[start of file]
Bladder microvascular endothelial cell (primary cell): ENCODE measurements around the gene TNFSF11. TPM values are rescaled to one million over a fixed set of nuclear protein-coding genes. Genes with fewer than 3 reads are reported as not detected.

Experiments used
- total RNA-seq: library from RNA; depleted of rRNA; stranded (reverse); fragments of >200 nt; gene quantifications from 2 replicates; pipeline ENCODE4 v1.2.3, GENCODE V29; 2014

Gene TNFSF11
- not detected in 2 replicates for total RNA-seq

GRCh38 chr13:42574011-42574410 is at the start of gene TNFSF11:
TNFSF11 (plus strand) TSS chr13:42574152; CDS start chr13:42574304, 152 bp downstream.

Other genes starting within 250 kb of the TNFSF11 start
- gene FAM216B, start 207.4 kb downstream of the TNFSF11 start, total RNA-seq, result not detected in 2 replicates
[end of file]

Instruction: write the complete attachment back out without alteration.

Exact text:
Bladder microvascular endothelial cell (primary cell): ENCODE measurements around the gene TNFSF11. TPM values are rescaled to one million over a fixed set of nuclear protein-coding genes. Genes with fewer than 3 reads are reported as not detected.

Experiments used
- total RNA-seq: library from RNA; depleted of rRNA; stranded (reverse); fragments of >200 nt; gene quantifications from 2 replicates; pipeline ENCODE4 v1.2.3, GENCODE V29; 2014

Gene TNFSF11
- not detected in 2 replicates for total RNA-seq

GRCh38 chr13:42574011-42574410 is at the start of gene TNFSF11:
TNFSF11 (plus strand) TSS chr13:42574152; CDS start chr13:42574304, 152 bp downstream.

Other genes starting within 250 kb of the TNFSF11 start
- gene FAM216B, start 207.4 kb downstream of the TNFSF11 start, total RNA-seq, result not detected in 2 replicates